A rare shrimp-like creature believed to exist in spring water in Rock Creek Park that has been a candidate for federal protection since 2010 is moving a step closer to being listed as an endangered species.
The U.S. Fish and Wildlife Service announced Thursday it’s proposing endangered status for the Kenk’s amphipod, which lives in six sites in Washington, D.C., and Maryland as well as four sites discovered earlier this year at the Army’s Fort A.P. Hill in Virginia.
The amphipod, which is about 5 millimeters in length, has been found in natural spring habitats at two sites in Montgomery County—the Coquelin Run Spring near Chevy Chase and later at Burnt Mill Spring #6 in Silver Spring during searches from 2003 to 2004, according to the federal wildlife agency.
The amphipod has been considered for federal protection in the past, but this move is an attempt by the agency to have it formally recognized as endangered. The amphipod is one of two species that were featured as part of an original version of an ongoing Purple Line Lawsuit brought by Chevy Chase residents that claimed building the 16.2-mile light-rail line through Rock Creek Park would harm the habitats of the endangered Hay’s Spring Amphipod and the Kenk’s.
The attorneys for plaintiffs in that lawsuit—John Fitzgerald, Christine Real de Azua and The Friends of the Capital Crescent Trail—later revised the complaint to focus on recent problems plaguing the Metro system after a team of researchers funded in part by the Town of Chevy Chase were unable to find evidence of the amphipods along the Purple Line route.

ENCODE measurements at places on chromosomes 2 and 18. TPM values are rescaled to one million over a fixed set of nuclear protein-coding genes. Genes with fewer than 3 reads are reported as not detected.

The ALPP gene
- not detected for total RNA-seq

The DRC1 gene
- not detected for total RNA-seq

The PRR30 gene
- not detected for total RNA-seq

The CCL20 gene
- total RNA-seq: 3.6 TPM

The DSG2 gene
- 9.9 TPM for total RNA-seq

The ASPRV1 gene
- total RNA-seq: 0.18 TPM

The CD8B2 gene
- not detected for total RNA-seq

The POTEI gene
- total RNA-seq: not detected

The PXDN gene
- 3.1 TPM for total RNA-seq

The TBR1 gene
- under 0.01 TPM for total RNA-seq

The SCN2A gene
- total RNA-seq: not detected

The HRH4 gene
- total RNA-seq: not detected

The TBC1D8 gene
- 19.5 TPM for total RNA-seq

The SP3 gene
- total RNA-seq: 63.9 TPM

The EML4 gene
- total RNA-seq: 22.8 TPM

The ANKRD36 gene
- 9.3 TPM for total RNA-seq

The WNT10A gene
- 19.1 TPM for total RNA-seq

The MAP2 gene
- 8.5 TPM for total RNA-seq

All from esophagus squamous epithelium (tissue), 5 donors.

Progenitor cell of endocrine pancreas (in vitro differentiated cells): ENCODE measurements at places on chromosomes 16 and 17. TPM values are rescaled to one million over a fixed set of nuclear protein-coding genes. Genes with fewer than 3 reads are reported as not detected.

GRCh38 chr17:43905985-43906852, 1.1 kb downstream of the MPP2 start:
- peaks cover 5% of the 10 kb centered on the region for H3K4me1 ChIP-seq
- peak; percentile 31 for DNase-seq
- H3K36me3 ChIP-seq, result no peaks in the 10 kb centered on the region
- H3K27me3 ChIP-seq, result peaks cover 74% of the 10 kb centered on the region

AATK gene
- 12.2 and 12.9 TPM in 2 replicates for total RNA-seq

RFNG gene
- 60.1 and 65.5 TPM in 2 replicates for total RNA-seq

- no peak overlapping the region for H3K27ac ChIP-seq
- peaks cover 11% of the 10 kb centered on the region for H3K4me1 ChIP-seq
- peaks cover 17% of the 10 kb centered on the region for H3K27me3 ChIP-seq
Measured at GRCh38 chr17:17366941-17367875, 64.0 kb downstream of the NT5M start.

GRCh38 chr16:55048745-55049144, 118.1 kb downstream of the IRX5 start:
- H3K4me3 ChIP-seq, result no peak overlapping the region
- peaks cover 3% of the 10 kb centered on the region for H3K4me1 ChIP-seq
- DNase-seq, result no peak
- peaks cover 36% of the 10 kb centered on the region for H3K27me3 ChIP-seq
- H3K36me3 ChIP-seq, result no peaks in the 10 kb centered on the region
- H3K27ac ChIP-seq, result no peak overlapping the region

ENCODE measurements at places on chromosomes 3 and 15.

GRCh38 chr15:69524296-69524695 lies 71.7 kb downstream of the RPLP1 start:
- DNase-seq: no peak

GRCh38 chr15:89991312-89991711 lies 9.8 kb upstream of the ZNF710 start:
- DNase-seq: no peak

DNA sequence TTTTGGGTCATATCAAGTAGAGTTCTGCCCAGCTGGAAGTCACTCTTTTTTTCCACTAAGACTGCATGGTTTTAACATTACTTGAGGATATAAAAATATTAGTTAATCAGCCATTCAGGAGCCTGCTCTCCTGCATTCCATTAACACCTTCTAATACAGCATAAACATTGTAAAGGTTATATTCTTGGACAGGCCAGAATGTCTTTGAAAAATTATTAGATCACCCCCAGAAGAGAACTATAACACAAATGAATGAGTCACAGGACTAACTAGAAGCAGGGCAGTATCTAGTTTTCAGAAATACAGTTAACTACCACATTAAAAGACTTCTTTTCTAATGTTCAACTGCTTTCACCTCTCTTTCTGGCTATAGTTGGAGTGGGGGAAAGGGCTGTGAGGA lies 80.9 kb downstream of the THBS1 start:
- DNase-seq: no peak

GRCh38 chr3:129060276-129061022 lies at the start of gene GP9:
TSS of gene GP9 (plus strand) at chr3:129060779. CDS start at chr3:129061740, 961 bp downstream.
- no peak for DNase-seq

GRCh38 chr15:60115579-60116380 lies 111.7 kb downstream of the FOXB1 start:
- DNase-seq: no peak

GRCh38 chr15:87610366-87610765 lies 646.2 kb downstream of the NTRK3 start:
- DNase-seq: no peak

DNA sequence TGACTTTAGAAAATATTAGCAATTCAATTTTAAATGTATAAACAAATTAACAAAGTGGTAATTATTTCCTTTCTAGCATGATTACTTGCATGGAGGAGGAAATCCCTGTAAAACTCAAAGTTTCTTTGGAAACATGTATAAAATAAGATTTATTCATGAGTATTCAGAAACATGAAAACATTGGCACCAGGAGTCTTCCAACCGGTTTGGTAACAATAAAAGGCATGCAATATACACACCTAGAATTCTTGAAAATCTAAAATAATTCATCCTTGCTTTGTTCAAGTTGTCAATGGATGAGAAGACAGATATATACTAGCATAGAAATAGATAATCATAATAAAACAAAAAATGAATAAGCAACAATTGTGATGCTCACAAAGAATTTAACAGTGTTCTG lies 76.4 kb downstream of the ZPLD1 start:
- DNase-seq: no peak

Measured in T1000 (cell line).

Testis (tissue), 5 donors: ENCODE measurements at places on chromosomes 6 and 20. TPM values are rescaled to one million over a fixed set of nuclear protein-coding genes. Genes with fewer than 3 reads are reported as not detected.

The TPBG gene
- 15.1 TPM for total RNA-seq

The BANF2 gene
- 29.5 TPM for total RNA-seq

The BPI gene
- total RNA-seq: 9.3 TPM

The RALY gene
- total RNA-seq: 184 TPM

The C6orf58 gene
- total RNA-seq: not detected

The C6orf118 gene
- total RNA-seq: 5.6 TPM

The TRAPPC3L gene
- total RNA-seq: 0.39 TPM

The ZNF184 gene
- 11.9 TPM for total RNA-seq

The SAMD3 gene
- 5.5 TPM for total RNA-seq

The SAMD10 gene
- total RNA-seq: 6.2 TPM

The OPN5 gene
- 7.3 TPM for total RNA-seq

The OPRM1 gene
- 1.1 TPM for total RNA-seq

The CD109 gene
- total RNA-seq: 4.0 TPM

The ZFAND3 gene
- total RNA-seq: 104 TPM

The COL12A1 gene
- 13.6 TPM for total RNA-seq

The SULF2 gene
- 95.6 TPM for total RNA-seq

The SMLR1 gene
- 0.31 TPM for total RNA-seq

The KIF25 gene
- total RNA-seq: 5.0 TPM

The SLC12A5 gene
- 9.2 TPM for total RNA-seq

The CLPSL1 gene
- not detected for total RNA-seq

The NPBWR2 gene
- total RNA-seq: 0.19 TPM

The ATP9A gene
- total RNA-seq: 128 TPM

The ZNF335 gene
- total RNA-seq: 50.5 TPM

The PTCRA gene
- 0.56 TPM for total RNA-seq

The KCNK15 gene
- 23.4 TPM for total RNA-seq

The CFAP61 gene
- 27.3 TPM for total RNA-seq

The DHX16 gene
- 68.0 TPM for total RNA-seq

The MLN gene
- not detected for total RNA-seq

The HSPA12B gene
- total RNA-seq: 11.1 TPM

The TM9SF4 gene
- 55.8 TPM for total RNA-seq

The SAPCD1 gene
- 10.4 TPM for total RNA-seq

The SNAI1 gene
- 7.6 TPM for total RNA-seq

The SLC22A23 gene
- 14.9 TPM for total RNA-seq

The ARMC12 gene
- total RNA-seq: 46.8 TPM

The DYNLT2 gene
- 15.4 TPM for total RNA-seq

Meagan Racey, a spokeswoman for the wildlife service, said Thursday adding the Kenk’s amphipod to the endangered species list would not impact construction of the Purple Line. She said the agency previously examined whether the amphipod or its habitat would be negatively affected by the light-rail project when it conducted its environmental assessment in 2014 and was unable to find any evidence. The creatures are found in “forested areas with steep slopes, adjacent to streams,” according to the wildlife service.
Racey said biologists determined that stormwater runoff from the Purple Line’s construction would not flow into the amphipods’ likely habitats due to an elevation difference—the habitats are at higher elevations.
The wildlife service proposed the endangered status because the amphipod is threatened by poor water quality. The amphipods are sensitive to water quality and can only exist in springs not affected by stormwater, toxic spills, sewer leaks or other pollution, according to the agency.
The Kenk’s Amphipod is already protected by the state. Now that it’s proposed for federal endangered status, the agency will begin a 60-day review process in which it will take public feedback, which will likely include input from residents as well as peer reviews from biologists, Racey said.
Once the review period ends, the agency will decide whether federal protection is warranted. Animals classified as endangered by the agency are protected from hunting. Federal law also requires protecting the species’ habitat and breeding grounds.
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